When frequent political candidate Chris Young died, he left behind a valuable campaign website

He also left behind a something that no one could have predicted would suddenly become so valuable: his campaign website, wheretovote.com.

The domain, which his wife now owns, used to redirect users to Young’s Facebook page, and is now broken. But in a year where the coronavirus pandemic has created so much uncertainty around voting in next month’s election, political strategists say it’s a shame that a website that could have been used for a good cause – like encouraging people to vote – is blank. And they say a sale of the domain could have fetched a small fortune from advocacy groups or even candidates for office.

“It’s common practice to direct multiple sites like this one to a voter information platform,” said Michael Halle, a former senior advisor to Pete Buttigieg’s presidential campaign. “It would be great to have this one in the arsenal.”

Unlike the conventional candidate who purchases a campaign website with his or her name in the URL – current Providence Mayor Jorge Elorza uses ElorzaforMayor.com, for example – Young created wheretovote.com on March, 6, 2002, according to domain records. He ran for Providence mayor for the first time that year.

Young initially used the URL to redirect to a GeoCities website that included campaign positions on issues like crime, taxes, education, and affordable housing. In 2006, when he attempted to run for US Senate, lieutenant governor, and mayor all at the same time, the website included an American flag background and the slogan, “Campaign for Justice.” In more recent years, he used his campaign website to advocate for taxing Brown University and posted pictures of his wife and daughter.

Young, who described himself as an electrical engineer and media consultant, remained a fierce anti-abortion advocate right up to his death. He died while driving

Half of young women will leave their tech job by age 35, study finds

gettyimages-1163568484

Young women in tech aren’t staying in the industry. 


Getty Images

Half of young women who go into tech jobs leave by age 35, according to a report out Tuesday from IT consulting firm Accenture and tech education organization Girls Who Code. 

The primary reason? Noninclusive company culture. Thirty-seven percent of respondents who said they’d left the industry listed this as their reason for leaving.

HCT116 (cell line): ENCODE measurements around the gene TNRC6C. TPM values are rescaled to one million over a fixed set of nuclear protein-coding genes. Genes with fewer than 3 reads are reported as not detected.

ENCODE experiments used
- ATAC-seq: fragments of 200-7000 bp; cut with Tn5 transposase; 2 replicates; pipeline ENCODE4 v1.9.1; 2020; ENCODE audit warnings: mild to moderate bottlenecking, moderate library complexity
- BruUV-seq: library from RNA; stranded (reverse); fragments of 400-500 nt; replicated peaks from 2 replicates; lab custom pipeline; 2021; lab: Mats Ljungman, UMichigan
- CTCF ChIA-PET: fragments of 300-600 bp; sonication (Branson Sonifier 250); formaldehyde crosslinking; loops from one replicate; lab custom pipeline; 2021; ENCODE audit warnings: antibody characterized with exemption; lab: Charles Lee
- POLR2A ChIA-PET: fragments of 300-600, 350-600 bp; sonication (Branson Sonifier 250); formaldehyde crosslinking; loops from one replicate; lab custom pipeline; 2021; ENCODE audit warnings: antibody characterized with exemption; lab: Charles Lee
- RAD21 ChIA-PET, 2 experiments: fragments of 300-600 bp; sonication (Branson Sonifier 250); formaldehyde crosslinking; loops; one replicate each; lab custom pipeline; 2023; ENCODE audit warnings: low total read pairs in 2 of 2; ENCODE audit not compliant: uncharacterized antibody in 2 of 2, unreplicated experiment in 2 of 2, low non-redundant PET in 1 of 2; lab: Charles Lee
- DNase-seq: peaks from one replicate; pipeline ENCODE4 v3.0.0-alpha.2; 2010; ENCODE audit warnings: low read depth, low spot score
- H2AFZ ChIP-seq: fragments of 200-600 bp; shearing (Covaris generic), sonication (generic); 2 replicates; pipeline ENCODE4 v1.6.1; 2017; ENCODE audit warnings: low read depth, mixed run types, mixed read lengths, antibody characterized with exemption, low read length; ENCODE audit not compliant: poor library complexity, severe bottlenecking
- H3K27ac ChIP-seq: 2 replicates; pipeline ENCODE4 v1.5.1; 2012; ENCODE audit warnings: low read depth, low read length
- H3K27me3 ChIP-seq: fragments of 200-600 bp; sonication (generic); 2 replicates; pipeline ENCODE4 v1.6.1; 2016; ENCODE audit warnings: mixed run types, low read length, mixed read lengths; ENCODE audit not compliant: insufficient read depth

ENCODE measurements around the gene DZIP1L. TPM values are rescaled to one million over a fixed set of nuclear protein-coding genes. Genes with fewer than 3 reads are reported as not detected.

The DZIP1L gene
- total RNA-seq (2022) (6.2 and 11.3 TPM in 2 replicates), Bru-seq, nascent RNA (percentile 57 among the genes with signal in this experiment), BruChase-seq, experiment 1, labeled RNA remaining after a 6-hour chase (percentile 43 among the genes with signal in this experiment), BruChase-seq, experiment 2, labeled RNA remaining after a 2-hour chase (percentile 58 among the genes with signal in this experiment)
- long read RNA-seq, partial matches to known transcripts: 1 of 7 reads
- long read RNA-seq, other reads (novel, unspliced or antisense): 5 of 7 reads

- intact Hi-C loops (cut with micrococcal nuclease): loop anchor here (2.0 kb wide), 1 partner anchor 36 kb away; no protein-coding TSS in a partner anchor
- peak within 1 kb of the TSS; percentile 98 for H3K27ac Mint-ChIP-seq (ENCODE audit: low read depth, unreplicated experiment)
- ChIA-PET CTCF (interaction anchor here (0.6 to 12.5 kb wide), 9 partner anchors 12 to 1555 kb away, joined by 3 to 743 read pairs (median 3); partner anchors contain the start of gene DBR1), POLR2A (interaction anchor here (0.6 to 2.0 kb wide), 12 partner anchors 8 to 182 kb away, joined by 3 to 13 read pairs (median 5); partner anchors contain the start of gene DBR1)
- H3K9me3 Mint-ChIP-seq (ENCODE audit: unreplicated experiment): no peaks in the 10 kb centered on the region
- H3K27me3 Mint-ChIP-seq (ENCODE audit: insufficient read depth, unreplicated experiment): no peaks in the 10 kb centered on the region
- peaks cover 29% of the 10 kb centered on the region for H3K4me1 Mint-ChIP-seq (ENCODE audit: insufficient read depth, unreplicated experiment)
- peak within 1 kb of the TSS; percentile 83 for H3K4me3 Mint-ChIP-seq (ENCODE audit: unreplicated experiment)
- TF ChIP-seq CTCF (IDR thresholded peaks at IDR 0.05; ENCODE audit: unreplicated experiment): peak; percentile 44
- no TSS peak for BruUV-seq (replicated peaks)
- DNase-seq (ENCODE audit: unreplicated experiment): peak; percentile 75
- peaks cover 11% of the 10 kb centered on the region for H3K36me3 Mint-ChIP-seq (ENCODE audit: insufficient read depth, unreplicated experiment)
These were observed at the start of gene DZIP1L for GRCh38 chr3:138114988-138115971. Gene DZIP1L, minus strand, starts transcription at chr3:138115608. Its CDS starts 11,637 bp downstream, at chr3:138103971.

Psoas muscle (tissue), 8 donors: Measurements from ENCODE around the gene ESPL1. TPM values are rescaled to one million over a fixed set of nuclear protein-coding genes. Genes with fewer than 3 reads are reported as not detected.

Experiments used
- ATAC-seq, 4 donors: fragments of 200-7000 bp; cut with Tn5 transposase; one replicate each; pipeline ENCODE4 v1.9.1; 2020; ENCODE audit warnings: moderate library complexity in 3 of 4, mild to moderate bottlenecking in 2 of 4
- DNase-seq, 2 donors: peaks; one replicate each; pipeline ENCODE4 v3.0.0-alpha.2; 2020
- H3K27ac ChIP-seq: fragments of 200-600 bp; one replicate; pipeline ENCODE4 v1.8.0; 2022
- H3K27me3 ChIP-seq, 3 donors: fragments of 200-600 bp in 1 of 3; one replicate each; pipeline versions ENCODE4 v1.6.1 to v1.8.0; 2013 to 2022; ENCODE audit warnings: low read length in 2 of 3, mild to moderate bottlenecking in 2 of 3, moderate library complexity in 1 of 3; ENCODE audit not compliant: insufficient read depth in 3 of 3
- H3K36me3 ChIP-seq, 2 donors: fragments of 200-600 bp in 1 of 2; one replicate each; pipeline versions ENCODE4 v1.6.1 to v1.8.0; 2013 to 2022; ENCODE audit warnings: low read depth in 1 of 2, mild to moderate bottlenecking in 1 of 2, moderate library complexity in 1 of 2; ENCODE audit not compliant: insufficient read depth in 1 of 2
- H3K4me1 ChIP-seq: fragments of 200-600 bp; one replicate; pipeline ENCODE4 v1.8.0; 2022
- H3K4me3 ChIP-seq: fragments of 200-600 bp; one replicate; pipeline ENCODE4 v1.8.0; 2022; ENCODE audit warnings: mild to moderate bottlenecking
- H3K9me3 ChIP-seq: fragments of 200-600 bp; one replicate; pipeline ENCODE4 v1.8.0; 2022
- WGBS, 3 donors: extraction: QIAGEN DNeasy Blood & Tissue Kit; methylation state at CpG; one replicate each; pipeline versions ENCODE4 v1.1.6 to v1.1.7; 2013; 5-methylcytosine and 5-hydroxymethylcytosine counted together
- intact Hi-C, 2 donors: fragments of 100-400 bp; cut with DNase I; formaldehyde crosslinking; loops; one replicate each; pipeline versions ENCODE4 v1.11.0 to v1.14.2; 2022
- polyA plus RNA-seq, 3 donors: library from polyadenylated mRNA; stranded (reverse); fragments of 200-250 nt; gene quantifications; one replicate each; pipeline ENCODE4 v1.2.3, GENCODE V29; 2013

The study, called Resetting Tech Culture, gathered information from 1,990 tech workers and 500 senior human resources leaders in companies employing people in technology jobs. It also gathered info from 2,700 college students. 

This type of attrition, the report says, is a blow to an industry that’s already struggling with a lack of diversity, with the proportion of women actually declining in the last three decades.

“[Women] have actually fallen further behind at the very moment when tech roles are surging and vital to the U.S. economy and its continued leadership around the globe,” the report says. 

The study comes at a time when tech companies have faced increased scrutiny over the demographic imbalances in their workforces. Big names like Google, Facebook, Apple, Microsoft and others release diversity reports every year showing incremental progress. Despite investing time, money and PR into corporate diversity efforts, tech companies like Uber are still plagued with reports of workplace discrimination and the like.

The report also comes as more than 30,000 women are expected to gather virtually this week for the Grace Hooper Celebration, a 20-year-running conference devoted to supporting women in technology. 

Accenture and Girls Who Code also found that a disparity exists between how senior HR leaders at companies and women themselves perceive the